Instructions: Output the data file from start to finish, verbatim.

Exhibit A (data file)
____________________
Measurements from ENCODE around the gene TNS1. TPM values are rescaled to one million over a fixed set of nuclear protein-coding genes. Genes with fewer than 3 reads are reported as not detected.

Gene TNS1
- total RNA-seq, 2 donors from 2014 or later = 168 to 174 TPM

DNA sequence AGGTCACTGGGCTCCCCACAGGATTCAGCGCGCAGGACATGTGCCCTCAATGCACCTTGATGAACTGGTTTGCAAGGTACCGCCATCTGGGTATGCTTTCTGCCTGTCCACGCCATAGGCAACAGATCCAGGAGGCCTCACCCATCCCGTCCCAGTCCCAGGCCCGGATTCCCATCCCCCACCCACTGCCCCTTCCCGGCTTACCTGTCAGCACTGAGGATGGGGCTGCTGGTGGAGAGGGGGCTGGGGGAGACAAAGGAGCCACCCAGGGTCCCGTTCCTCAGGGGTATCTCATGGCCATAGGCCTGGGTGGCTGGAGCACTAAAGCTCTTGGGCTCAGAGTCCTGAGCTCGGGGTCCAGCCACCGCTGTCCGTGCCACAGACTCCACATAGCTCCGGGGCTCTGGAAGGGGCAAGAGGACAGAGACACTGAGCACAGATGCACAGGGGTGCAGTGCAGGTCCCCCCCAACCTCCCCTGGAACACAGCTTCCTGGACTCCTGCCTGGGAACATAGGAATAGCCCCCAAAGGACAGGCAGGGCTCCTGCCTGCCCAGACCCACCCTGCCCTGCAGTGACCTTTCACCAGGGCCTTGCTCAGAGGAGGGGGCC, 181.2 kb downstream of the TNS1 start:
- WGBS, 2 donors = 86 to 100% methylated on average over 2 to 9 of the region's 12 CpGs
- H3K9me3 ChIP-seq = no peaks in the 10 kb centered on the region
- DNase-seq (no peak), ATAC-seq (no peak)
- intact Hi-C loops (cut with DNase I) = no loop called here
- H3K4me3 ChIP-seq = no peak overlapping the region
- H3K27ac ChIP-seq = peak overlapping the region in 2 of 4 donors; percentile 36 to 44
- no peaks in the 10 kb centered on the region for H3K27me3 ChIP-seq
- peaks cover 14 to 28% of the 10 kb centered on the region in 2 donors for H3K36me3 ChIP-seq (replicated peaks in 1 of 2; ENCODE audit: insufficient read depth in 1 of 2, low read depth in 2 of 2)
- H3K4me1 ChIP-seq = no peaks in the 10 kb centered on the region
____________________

Measurements from ENCODE around the gene TNS1. TPM values are rescaled to one million over a fixed set of nuclear protein-coding genes. Genes with fewer than 3 reads are reported as not detected.

Gene TNS1
- total RNA-seq, 2 donors from 2014 or later = 168 to 174 TPM

DNA sequence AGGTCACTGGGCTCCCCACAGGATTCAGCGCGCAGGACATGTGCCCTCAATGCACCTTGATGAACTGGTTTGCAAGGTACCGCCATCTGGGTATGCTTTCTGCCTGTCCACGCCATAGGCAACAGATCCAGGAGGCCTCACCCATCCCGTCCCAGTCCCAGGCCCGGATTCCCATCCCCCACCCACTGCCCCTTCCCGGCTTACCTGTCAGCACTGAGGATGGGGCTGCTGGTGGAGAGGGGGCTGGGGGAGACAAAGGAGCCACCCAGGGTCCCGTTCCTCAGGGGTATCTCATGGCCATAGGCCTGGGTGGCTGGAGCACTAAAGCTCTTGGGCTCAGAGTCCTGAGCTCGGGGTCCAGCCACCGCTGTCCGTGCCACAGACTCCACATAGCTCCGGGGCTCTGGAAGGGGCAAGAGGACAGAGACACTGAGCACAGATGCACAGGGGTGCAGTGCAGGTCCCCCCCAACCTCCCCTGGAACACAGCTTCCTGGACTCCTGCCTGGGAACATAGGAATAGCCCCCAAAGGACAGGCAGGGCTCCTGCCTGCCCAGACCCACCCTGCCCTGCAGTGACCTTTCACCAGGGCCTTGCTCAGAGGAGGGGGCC, 181.2 kb downstream of the TNS1 start:
- WGBS, 2 donors = 86 to 100% methylated on average over 2 to 9 of the region's 12 CpGs
- H3K9me3 ChIP-seq = no peaks in the 10 kb centered on the region
- DNase-seq (no peak), ATAC-seq (no peak)
- intact Hi-C loops (cut with DNase I) = no loop called here
- H3K4me3 ChIP-seq = no peak overlapping the region
- H3K27ac ChIP-seq = peak overlapping the region in 2 of 4 donors; percentile 36 to 44
- no peaks in the 10 kb centered on the region for H3K27me3 ChIP-seq
- peaks cover 14 to 28% of the 10 kb centered on the region in 2 donors for H3K36me3 ChIP-seq (replicated peaks in 1 of 2; ENCODE audit: insufficient read depth in 1 of 2, low read depth in 2 of 2)
- H3K4me1 ChIP-seq = no peaks in the 10 kb centered on the region